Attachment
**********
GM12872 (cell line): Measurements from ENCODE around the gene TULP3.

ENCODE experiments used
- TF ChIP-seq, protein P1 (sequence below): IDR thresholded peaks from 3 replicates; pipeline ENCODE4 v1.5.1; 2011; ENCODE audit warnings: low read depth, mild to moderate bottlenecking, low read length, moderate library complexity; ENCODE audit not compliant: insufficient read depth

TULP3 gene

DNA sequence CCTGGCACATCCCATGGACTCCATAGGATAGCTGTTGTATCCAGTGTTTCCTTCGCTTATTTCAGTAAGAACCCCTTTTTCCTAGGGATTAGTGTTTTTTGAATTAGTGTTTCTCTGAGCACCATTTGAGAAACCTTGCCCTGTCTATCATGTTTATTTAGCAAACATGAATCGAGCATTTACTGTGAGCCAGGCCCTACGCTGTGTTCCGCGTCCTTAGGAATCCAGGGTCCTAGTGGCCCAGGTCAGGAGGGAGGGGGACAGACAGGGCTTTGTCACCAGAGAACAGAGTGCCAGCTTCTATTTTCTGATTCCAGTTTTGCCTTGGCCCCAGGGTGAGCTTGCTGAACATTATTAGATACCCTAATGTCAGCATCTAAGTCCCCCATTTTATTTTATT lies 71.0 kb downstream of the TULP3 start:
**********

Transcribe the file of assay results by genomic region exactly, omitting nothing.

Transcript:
GM12872 (cell line): Measurements from ENCODE around the gene TULP3.

ENCODE experiments used
- TF ChIP-seq, protein P1 (sequence below): IDR thresholded peaks from 3 replicates; pipeline ENCODE4 v1.5.1; 2011; ENCODE audit warnings: low read depth, mild to moderate bottlenecking, low read length, moderate library complexity; ENCODE audit not compliant: insufficient read depth

TULP3 gene

DNA sequence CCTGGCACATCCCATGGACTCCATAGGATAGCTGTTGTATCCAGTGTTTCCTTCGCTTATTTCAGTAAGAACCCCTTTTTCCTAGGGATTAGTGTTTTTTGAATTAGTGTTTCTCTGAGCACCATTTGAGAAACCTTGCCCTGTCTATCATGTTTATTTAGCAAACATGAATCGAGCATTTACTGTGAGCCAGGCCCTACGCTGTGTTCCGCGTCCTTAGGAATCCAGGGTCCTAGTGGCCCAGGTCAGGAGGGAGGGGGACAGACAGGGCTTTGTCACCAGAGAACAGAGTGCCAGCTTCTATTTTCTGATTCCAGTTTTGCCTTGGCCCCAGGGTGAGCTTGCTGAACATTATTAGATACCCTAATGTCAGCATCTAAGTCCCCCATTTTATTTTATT lies 71.0 kb downstream of the TULP3 start: